The last timer is the Countdown timer. I use this type timer so much I made it one of the 4 complications on my watch face. This means I can bring it up with one tap of my finger. For the count down timer you set a time in hours (if needed) and minutes and receive an alarm when the time elapses. So you can set this to remind you to mop your pork shoulder every hour, or set a 15 minute rest time for your meat.

Once again, with one exception, there is nothing different about the features of these timers than the ones on your iPhone. But, and this is a BIG but…, the watch is ALWAYS with you. You can set the timer when you are thinking of it, as opposed to waiting until you are back in the Kitchen. So in theory you don’t miss any alarms. The one added feature of the alarms on the watch is you get the taptic feedback. Also the alarm is persistent, ringing and tapping until you respond. So if you don’t hear the alarm because you are wearing a winter jacket and the watch is under the sleeve, you still feel the watch tapping you on the wrist. This is also handy if you fall asleep. Enough said. In most cases the alarms are quicker and easier to set immediately on the watch, meaning you are less likely to forget to set them which can happen if you wait.

Weather - It is handy to have a synopsis of the weather right on your wrist. I have added the air temperature as one of the 4 complications on my watch face. To see the outside air temp I simply glance at my watch face as opposed to having to pull out my phone. Tapping on the temperature complication brings me into the Weather app for my current location where I can access more information. I also added a third party weather alert app which gives me notifications for approaching severe weather conditions. The constant presence of a watch on my wrist, together with the taptic feedback of the watch makes it less likely I will miss an important alert.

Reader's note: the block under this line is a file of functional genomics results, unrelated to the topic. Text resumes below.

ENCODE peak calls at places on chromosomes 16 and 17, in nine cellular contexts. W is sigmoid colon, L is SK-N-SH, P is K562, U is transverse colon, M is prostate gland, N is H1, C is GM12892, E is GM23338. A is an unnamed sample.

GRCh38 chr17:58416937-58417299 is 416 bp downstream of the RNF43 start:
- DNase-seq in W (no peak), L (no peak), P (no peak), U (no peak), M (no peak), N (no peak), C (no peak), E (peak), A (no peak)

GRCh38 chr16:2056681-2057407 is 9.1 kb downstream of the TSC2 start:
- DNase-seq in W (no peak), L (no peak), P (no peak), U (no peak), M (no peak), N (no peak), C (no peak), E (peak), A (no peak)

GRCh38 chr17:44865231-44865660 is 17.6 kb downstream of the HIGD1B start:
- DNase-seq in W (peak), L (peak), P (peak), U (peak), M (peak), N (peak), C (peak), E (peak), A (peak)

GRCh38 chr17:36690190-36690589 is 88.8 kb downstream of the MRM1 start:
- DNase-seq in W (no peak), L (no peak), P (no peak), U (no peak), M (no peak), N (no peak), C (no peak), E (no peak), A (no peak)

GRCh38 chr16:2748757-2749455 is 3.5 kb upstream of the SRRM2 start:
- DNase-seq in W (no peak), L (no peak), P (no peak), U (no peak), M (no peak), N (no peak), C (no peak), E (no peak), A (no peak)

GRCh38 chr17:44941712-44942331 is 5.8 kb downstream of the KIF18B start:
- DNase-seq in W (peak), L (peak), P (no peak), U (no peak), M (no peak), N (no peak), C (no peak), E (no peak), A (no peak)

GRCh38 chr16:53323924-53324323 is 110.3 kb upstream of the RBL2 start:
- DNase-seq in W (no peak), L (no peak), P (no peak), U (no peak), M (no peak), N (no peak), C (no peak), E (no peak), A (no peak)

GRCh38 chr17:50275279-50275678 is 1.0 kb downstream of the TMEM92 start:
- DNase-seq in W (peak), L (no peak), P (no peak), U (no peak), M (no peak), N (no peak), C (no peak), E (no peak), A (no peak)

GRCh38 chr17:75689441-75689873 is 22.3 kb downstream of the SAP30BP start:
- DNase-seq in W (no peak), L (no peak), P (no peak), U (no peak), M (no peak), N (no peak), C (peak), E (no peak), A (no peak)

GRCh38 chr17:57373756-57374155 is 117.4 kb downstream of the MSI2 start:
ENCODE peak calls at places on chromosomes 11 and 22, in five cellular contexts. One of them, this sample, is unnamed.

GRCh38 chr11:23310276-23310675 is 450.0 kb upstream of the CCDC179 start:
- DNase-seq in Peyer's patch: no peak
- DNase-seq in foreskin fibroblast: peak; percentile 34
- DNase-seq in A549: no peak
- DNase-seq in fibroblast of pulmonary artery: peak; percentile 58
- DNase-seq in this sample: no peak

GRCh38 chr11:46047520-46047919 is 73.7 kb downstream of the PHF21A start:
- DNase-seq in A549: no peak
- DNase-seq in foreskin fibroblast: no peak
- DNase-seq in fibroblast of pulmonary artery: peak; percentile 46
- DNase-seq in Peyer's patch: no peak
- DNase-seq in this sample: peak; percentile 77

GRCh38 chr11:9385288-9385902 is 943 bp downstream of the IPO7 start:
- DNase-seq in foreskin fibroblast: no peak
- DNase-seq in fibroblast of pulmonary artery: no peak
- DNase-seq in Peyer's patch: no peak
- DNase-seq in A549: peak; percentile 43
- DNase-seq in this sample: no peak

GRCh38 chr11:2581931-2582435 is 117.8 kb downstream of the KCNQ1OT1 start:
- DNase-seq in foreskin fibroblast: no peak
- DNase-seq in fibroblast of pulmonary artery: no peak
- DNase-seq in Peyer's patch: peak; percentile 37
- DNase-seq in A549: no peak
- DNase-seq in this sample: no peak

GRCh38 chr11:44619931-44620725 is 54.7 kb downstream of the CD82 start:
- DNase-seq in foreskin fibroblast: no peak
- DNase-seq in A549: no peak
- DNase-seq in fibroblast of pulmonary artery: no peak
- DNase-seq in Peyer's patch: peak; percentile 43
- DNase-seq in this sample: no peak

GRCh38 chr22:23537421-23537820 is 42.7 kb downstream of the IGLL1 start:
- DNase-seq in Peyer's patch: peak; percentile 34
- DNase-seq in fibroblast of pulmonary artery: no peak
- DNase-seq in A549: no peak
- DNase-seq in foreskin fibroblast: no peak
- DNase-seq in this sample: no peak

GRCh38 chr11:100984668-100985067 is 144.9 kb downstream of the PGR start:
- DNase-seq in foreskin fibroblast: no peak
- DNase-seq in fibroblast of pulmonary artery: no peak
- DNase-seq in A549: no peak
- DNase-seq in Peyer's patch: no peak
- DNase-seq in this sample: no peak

“Ninth


Dark Sky - This third party iPhone/iPad weather app can be quite handy on the Apple Watch. It uses the local weather radar stations to give you highly accurate weather information about what is coming in the next hour or so. It also now does longer range forecasting, but it’s best use is for the near term predictions where it tells you that rain will be starting in 12 minutes in your location. Once again the notifications are a combination of less disruptive vs. more likely to be seen of felt than on the iPhone in your pocket.

Apple Pay - I mentioned before I LOVE, LOVE, LOVE Apple Pay. While this doesn’t directly apply to my activities at the grill, shopping for your food does play a part in the whole equation. As of the first of this year, both my local butcher and supermarket take Apple Pay. After all my purchases are rung up: Tap, Tap, and Point the watch at the receiver on the terminal. Bam!! Job done. For me right now I would have to say Apple Pay is the killer feature of the Apple Watch.